Thursday, September 09, 2004

My crawl space

The Tony-winning director still finds those shivery, spidery openings into other worlds mysterious and attractive.
'The image of the crawl space is very important to me because it's emblematic of the hole in our heart that we try to fill up, with kings and queens and theater and images," she says. "It's not the 'just fine' part of us. It's the dirty, dark source of the creative drive.'"

--San Francisco Chronicle article by Annie Nakao about Director/Writer Mary Zimmerman
"As a child in Lincoln, Neb., Mary Zimmerman saw the crawl space in the basement of her house as "the most terrifying, enchanting, seductive and horrible place on earth."

Okay, it never ceases to amaze me the things people can romanticize about. A crawl space  is a "spidery opening into other worlds," but they sure aren't mysterious and attractive, that is unless you find a nasty, dark space under your house full of pipes, ducts, spiders, cat urine and in my case, some dead animal, attractive.

I know that I harped on something dying under my house in my "The Curse" blog. But it has driven home to me how helpless we can be in dealing with stupid little things in life like removing some dead animal from under your house. Sure, my dad probably would have just crawled under there and drug it out with a rake. But then again, our crawl space growing up was in the basement and as far as I know, nothing ever died in it (though my brothers did threaten to stuff me in it a few times).

So, it leaves me with this dilemma of how to deal with it in a logical and sensible manner that doesn't involve me crawling on my belly in filth and putting my hand in god knows what to try and find the source of the smell under my house. Much as I love Google and it's amazing ability to find anything, it didn't quite cut it in my search locally to find someone who actually removes dead animals from under your house.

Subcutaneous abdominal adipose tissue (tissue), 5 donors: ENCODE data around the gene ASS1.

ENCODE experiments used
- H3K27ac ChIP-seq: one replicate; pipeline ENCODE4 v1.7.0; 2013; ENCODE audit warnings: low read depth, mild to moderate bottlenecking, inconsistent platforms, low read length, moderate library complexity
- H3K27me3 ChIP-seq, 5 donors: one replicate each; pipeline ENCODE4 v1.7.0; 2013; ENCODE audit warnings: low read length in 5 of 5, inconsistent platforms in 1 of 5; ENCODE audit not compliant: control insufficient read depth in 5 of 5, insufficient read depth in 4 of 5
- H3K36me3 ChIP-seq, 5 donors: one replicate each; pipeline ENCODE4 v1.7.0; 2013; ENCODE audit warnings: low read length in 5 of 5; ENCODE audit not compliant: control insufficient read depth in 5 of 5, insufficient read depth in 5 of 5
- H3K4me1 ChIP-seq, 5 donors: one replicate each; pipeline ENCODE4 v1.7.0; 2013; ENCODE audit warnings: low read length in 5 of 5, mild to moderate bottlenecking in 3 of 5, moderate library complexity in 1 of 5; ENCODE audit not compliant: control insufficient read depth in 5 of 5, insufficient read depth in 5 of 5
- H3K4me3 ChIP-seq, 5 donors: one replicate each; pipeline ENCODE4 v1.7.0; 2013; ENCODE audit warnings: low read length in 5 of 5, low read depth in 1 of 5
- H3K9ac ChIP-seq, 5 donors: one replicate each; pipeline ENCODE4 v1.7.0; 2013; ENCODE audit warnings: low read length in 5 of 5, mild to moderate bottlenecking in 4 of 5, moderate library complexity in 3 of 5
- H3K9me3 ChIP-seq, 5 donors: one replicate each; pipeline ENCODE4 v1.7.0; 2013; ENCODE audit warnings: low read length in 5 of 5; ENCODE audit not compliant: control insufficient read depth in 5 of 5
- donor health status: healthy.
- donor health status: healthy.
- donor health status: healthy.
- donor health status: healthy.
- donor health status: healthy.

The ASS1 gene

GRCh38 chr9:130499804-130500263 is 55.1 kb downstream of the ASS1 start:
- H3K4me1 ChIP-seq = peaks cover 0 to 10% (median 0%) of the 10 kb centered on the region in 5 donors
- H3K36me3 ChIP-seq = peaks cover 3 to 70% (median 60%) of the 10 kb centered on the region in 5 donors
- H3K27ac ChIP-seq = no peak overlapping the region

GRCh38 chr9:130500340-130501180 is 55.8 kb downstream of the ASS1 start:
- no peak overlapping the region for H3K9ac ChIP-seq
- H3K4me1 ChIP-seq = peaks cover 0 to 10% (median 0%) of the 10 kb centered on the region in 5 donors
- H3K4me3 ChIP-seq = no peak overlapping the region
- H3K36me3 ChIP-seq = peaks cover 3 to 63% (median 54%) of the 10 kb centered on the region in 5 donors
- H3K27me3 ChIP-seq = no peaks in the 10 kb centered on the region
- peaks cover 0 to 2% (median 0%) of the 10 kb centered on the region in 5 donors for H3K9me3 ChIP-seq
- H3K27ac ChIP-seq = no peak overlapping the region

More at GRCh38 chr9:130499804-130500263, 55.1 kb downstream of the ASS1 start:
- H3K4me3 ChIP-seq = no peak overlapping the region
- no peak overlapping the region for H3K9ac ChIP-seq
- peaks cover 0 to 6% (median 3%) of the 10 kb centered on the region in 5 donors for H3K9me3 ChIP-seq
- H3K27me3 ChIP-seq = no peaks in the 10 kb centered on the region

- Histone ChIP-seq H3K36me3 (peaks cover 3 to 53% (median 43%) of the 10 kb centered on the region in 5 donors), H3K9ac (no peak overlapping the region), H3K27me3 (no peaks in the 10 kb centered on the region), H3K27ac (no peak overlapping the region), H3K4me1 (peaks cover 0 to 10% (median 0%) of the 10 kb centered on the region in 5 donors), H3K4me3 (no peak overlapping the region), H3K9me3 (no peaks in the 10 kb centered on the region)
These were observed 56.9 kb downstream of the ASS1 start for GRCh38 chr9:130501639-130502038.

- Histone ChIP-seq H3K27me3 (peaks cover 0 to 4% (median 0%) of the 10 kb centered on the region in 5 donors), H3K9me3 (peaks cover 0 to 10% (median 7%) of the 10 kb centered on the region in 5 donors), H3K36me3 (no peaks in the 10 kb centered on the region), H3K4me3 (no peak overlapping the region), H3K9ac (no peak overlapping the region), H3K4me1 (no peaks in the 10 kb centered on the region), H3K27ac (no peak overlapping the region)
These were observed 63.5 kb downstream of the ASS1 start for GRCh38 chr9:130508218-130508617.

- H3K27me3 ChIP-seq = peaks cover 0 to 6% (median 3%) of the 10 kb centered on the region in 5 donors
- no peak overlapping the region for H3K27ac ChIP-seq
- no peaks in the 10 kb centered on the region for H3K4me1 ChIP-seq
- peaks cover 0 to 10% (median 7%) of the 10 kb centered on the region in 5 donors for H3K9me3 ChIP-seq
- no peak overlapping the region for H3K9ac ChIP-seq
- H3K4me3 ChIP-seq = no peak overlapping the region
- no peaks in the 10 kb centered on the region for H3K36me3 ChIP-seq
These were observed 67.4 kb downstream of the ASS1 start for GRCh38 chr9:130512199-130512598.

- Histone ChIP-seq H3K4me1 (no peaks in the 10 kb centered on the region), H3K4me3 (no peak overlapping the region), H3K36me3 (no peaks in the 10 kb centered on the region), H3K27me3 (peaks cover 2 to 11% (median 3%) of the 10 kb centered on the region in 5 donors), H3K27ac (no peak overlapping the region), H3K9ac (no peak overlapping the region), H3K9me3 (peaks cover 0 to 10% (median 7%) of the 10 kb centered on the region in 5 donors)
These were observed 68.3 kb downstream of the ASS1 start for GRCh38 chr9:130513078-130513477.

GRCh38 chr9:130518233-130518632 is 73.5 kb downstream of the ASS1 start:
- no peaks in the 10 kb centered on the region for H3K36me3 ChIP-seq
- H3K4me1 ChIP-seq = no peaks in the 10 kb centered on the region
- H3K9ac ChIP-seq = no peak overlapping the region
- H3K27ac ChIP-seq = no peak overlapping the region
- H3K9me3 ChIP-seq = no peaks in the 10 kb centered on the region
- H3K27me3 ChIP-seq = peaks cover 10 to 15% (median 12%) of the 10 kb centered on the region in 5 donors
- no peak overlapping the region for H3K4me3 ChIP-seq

A search for "dead animal under my house" didn't yield anything. "Dead animal removal" brought up a few businesses that haul away dead animals, but these were primarily dead farm animals. There were "varmint removers" who humanely removed wild animals from your house or yard. And there were "pest controllers" who woul help you kill animals in your crawl space. Thus the crux of my dilemma: the animal is already dead and can't be humanely removed. And being already dead, it could pose a further dilemma for the pest controllers when faced with killing a dead animal. I don't think it's in their manuals.

Further searches turned up some useful information about having dead animals under you house and the length of time it would take for them to decay (a couple of weeks for a small dead animal and a couple of months for a larger dead animal...let's pray a stray elephant didn't wander in there to die). The article concluded that in order to stop the smell of the dead animal under your house, you had to find it and remove it. So, basically it puts me back at square one.

I would think some enterprising young person could make quite the business out of crawling under houses and removing errant dead things. As far as I can tell, there wouldn't be any competition. You could call it clever names, like: "Removing dead animals from under your house-R-Us," or "Ye Olde Removing Dead Animals Shoppe" or better, yet, "What died under your house, let us find out for you!"

But barring someone picking up on this breakthrough business idea, the best advice people at work seem to be able to give me is to hire some kid in the neighborhood to crawl in there and retrieve it. But, I question the wisdom of approaching neighborhood kids and telling them I'll pay them to crawl around under my house looking for dead things. It could be misinterpreted.

I've thought about asking the satellite television installer (who I am waiting for as I write this) to run the cable for my second receiver under the house. "And oh, while you are under there, could you look for a dead animal and kind of chuck it out here?" I think they'd be wise to that ploy.

So, I'm stuck. All of the technology in the world at my fingertips and I can't figure out a single way to remove a dead animal from under my house that doesn't actually involve me, personally physically going under the house to do it and tossing my cookies at the prospect.

And then I'd have that smell to contend with.


1 comment:

mozart_darwin said...

I had the same problem and took a couple of pounds of lye and dumped it on the dead cat... the smell stopped and the thing was destroyed in a few weeks... but still you have to get close enough to dump the lye...